Robert Hall: Bits of pieces of money, and I mean big bits and pieces, millions at a time in some cases, a few hundred thousand in other cases, begin to turn up.
[NEWS CLIP: They're screening sackfuls of notes and other property found in the van for DNA, fingerprints, any possible evidence.]
[NEWS CLIP: Also in that vehicle was firearms, balaclavas and flap jackets. Really good opportunities for us in terms of forensic examination. This is an important lead for us.]
[NEWS CLIP: Detectives here at Kent Police say that the abandoned cash, cars and vans are helping them to build up a picture of how the heist was carried out.]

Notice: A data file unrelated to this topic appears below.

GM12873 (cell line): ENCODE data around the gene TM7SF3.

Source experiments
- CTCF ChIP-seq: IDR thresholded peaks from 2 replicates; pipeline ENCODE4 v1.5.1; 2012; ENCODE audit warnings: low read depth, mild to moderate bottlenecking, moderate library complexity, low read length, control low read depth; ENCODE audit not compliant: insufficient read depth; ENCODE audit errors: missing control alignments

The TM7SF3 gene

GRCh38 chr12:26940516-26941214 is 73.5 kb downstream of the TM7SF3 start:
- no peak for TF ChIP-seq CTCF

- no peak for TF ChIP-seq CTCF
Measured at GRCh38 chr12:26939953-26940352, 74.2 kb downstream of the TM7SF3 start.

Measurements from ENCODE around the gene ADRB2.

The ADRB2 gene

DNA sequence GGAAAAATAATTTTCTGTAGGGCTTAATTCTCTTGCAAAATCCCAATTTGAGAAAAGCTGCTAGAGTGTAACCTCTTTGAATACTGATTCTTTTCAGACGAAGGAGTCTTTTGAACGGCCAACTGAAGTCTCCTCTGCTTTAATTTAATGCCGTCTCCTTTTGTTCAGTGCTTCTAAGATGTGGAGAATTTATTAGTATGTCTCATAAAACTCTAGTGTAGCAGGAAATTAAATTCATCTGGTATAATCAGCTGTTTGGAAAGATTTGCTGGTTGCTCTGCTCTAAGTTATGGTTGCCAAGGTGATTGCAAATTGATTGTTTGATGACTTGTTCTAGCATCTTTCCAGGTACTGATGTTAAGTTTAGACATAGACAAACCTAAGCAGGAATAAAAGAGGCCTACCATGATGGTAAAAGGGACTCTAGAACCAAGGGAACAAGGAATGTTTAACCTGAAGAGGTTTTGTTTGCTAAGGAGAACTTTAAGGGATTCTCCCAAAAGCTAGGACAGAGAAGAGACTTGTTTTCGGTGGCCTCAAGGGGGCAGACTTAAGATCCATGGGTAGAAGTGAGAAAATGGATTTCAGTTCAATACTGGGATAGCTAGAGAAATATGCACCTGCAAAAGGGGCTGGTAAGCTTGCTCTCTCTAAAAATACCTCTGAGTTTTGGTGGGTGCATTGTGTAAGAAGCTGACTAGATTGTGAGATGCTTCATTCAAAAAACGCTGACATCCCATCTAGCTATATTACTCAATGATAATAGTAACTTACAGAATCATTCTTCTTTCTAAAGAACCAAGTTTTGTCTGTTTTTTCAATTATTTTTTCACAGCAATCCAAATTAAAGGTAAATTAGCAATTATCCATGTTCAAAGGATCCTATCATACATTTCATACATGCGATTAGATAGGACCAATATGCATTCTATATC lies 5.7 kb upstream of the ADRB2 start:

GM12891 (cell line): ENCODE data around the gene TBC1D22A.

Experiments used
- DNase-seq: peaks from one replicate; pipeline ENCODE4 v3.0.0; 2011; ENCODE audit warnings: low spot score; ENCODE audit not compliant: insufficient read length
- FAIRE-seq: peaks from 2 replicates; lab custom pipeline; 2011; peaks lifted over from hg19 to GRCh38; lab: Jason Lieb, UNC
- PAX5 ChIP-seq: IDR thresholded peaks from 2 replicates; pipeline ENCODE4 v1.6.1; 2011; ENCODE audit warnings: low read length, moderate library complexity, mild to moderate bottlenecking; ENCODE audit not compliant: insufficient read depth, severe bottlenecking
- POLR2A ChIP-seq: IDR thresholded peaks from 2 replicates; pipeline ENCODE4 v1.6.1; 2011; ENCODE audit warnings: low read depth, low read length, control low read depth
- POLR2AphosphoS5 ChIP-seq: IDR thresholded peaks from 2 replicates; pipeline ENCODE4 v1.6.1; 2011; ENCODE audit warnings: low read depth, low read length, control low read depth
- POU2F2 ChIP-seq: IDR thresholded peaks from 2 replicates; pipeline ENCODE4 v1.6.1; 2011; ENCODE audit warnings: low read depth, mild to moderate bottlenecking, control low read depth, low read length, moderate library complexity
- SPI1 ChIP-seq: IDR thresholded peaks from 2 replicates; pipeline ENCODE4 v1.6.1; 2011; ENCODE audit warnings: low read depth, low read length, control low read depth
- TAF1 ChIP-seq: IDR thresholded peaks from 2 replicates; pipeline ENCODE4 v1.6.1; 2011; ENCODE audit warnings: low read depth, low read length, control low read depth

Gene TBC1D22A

Robert Hall: You've gotta be as professional in clearing up behind you as you were in planning the crime in the first place. And it's very clear that this gang didn't do that.
[NEWS CLIP: There's still a lot to do. Next they've got to trawl through CCTV of ports, Eurostar and the channel tunnel, because the suspicion is that some members of the gang have fled abroad.]
Matt: It took a while before Lee Murray's name became known to investigators. Initially, they were being fed details on Lea Rusha and his associates in Kent. But time and time again, the police hotline would ring and Lee Murray's name would come up. But the problem was, by the time the police started looking seriously into Lee Murray, he was long gone.
Adnan Ghanan: It was a Tuesday morning, okay? When I met those guys. And then I met fighters. I met monsters.